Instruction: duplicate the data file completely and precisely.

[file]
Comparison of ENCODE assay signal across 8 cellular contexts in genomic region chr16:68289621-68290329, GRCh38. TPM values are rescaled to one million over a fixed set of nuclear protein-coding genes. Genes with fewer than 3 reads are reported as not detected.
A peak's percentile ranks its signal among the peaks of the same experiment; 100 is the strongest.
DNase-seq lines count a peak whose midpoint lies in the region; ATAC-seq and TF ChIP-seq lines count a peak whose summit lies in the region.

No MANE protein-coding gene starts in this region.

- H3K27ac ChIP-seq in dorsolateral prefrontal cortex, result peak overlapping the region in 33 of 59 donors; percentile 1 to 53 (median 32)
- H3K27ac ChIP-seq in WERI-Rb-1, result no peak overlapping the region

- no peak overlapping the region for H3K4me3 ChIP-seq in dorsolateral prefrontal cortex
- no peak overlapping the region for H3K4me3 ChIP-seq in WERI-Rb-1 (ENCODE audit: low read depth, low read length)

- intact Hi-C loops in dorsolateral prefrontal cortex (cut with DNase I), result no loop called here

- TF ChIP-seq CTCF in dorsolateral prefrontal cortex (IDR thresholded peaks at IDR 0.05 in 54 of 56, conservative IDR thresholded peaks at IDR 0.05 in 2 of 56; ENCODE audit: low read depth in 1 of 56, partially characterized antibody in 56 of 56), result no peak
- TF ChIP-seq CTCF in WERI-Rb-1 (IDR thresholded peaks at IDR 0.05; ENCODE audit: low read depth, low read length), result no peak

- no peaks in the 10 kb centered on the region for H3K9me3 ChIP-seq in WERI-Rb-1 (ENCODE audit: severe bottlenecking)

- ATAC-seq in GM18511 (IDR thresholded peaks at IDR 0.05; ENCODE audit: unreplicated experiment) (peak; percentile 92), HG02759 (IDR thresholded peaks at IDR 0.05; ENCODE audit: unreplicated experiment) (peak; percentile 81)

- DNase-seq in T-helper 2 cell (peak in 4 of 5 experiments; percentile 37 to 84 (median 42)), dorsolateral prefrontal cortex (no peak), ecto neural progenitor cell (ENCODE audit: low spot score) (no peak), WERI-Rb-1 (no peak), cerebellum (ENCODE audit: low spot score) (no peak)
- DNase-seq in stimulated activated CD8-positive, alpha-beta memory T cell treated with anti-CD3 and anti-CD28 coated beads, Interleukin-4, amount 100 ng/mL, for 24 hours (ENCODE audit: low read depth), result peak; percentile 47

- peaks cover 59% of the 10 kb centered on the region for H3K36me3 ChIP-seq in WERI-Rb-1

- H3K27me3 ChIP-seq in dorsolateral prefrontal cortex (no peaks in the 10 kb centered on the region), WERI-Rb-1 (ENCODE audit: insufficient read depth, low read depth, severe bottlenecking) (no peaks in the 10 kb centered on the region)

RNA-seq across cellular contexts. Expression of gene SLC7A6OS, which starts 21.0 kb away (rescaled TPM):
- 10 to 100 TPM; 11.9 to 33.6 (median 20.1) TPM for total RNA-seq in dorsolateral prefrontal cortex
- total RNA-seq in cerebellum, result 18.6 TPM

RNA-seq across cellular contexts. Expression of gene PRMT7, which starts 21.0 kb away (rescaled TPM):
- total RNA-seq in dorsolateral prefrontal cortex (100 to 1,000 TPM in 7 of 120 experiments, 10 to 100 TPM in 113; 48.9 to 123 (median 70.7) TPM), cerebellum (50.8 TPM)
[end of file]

Comparison of ENCODE assay signal across 8 cellular contexts in genomic region chr16:68289621-68290329, GRCh38. TPM values are rescaled to one million over a fixed set of nuclear protein-coding genes. Genes with fewer than 3 reads are reported as not detected.
A peak's percentile ranks its signal among the peaks of the same experiment; 100 is the strongest.
DNase-seq lines count a peak whose midpoint lies in the region; ATAC-seq and TF ChIP-seq lines count a peak whose summit lies in the region.

No MANE protein-coding gene starts in this region.

- H3K27ac ChIP-seq in dorsolateral prefrontal cortex, result peak overlapping the region in 33 of 59 donors; percentile 1 to 53 (median 32)
- H3K27ac ChIP-seq in WERI-Rb-1, result no peak overlapping the region

- no peak overlapping the region for H3K4me3 ChIP-seq in dorsolateral prefrontal cortex
- no peak overlapping the region for H3K4me3 ChIP-seq in WERI-Rb-1 (ENCODE audit: low read depth, low read length)

- intact Hi-C loops in dorsolateral prefrontal cortex (cut with DNase I), result no loop called here

- TF ChIP-seq CTCF in dorsolateral prefrontal cortex (IDR thresholded peaks at IDR 0.05 in 54 of 56, conservative IDR thresholded peaks at IDR 0.05 in 2 of 56; ENCODE audit: low read depth in 1 of 56, partially characterized antibody in 56 of 56), result no peak
- TF ChIP-seq CTCF in WERI-Rb-1 (IDR thresholded peaks at IDR 0.05; ENCODE audit: low read depth, low read length), result no peak

- no peaks in the 10 kb centered on the region for H3K9me3 ChIP-seq in WERI-Rb-1 (ENCODE audit: severe bottlenecking)

- ATAC-seq in GM18511 (IDR thresholded peaks at IDR 0.05; ENCODE audit: unreplicated experiment) (peak; percentile 92), HG02759 (IDR thresholded peaks at IDR 0.05; ENCODE audit: unreplicated experiment) (peak; percentile 81)

- DNase-seq in T-helper 2 cell (peak in 4 of 5 experiments; percentile 37 to 84 (median 42)), dorsolateral prefrontal cortex (no peak), ecto neural progenitor cell (ENCODE audit: low spot score) (no peak), WERI-Rb-1 (no peak), cerebellum (ENCODE audit: low spot score) (no peak)
- DNase-seq in stimulated activated CD8-positive, alpha-beta memory T cell treated with anti-CD3 and anti-CD28 coated beads, Interleukin-4, amount 100 ng/mL, for 24 hours (ENCODE audit: low read depth), result peak; percentile 47

- peaks cover 59% of the 10 kb centered on the region for H3K36me3 ChIP-seq in WERI-Rb-1

- H3K27me3 ChIP-seq in dorsolateral prefrontal cortex (no peaks in the 10 kb centered on the region), WERI-Rb-1 (ENCODE audit: insufficient read depth, low read depth, severe bottlenecking) (no peaks in the 10 kb centered on the region)

RNA-seq across cellular contexts. Expression of gene SLC7A6OS, which starts 21.0 kb away (rescaled TPM):
- 10 to 100 TPM; 11.9 to 33.6 (median 20.1) TPM for total RNA-seq in dorsolateral prefrontal cortex
- total RNA-seq in cerebellum, result 18.6 TPM

RNA-seq across cellular contexts. Expression of gene PRMT7, which starts 21.0 kb away (rescaled TPM):
- total RNA-seq in dorsolateral prefrontal cortex (100 to 1,000 TPM in 7 of 120 experiments, 10 to 100 TPM in 113; 48.9 to 123 (median 70.7) TPM), cerebellum (50.8 TPM)